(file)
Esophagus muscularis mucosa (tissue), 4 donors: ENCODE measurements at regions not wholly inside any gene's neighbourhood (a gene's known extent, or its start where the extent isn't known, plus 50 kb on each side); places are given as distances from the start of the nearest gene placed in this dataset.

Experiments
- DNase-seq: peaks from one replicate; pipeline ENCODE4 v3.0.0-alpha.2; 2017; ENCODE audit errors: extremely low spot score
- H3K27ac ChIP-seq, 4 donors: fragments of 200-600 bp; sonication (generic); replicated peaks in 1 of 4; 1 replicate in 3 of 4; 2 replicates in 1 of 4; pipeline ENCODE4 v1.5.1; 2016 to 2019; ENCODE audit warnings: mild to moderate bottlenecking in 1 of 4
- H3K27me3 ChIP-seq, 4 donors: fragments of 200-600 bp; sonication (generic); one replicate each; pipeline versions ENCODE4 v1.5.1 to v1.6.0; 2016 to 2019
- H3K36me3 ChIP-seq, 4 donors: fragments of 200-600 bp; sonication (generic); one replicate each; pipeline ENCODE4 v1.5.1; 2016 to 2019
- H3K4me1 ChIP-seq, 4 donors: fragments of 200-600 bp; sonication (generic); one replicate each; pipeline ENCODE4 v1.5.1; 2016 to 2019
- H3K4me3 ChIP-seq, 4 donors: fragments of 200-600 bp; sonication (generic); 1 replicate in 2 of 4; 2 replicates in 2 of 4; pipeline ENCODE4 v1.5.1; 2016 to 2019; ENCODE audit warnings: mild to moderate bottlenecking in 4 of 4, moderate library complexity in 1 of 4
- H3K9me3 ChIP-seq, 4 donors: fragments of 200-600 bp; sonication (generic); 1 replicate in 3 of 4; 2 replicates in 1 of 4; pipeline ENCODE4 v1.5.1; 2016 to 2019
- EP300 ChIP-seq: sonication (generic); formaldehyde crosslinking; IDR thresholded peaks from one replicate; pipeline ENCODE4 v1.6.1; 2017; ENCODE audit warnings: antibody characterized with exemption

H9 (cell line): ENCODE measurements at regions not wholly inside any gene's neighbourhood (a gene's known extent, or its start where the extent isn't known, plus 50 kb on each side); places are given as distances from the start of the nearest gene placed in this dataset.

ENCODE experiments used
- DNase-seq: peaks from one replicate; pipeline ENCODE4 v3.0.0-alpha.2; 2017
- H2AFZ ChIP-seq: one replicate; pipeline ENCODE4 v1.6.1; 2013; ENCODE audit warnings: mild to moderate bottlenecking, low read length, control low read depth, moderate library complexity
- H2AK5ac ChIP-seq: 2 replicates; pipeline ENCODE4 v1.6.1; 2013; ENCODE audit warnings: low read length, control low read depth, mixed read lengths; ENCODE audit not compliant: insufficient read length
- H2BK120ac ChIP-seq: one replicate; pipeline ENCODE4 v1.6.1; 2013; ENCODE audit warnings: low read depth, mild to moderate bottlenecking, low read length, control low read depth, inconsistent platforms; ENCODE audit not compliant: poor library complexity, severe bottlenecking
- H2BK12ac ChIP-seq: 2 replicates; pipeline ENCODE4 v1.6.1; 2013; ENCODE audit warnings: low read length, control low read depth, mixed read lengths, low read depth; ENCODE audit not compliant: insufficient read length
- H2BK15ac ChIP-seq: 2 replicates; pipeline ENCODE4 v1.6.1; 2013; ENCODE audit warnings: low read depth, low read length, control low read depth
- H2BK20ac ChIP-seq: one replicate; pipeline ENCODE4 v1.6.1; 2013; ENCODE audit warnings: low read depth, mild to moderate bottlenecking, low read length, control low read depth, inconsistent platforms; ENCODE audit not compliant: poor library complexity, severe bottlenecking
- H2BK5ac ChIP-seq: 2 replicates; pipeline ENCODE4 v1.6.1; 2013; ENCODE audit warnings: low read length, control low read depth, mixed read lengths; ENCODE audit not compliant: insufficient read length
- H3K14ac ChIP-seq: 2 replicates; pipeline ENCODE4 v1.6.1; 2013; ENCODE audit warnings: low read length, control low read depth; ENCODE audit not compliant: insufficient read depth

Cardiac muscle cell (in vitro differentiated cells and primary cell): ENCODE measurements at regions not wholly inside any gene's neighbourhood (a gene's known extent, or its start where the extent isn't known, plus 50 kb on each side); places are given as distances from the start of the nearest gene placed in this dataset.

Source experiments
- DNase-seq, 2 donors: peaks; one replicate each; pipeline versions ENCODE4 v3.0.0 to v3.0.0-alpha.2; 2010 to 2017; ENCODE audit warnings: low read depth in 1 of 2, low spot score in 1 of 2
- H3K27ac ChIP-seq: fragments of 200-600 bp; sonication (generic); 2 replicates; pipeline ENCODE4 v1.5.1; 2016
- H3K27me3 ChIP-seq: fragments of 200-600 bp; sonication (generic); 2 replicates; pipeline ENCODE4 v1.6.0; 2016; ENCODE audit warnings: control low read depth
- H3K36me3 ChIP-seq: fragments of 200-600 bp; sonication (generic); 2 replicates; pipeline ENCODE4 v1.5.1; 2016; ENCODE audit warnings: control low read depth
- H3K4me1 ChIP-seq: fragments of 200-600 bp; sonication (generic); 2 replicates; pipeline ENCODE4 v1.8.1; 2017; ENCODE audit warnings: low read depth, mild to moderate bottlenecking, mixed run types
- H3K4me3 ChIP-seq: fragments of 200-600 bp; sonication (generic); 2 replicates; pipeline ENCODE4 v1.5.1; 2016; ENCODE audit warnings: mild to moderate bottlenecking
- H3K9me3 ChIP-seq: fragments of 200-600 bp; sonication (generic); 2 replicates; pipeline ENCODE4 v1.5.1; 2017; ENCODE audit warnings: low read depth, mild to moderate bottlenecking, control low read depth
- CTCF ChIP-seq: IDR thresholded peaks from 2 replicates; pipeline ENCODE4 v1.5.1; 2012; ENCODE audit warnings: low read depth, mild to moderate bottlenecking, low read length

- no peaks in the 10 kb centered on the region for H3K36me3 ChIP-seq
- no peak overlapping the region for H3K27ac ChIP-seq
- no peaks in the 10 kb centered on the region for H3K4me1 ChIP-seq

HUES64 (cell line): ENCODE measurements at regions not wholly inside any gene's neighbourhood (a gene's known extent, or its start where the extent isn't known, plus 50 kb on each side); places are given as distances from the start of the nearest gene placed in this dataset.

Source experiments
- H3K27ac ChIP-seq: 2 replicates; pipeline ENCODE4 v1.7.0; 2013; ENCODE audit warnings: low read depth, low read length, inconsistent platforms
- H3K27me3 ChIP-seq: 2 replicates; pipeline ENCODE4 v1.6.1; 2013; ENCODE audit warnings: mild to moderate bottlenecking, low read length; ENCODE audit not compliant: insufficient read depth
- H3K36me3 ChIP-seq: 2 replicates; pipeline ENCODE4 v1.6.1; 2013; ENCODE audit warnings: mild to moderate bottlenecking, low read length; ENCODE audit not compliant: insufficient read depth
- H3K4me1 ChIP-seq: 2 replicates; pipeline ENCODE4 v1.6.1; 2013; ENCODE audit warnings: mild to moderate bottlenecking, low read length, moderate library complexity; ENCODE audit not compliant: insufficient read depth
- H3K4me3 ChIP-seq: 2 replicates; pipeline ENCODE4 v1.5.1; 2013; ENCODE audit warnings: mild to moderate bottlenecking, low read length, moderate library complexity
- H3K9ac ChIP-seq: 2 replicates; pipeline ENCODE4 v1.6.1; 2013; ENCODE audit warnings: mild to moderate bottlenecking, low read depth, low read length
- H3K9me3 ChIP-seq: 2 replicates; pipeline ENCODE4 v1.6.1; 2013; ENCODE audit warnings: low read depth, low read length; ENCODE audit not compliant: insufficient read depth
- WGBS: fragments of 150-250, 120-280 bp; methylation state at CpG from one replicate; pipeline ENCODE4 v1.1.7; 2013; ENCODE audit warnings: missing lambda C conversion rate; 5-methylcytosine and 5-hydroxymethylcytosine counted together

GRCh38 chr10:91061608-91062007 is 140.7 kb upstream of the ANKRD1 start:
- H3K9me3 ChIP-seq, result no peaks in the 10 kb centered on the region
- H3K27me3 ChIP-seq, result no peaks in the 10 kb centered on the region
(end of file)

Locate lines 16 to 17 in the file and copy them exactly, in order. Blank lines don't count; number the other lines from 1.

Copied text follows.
- H2BK120ac ChIP-seq: one replicate; pipeline ENCODE4 v1.6.1; 2013; ENCODE audit warnings: low read depth, mild to moderate bottlenecking, low read length, control low read depth, inconsistent platforms; ENCODE audit not compliant: poor library complexity, severe bottlenecking
- H2BK12ac ChIP-seq: 2 replicates; pipeline ENCODE4 v1.6.1; 2013; ENCODE audit warnings: low read length, control low read depth, mixed read lengths, low read depth; ENCODE audit not compliant: insufficient read length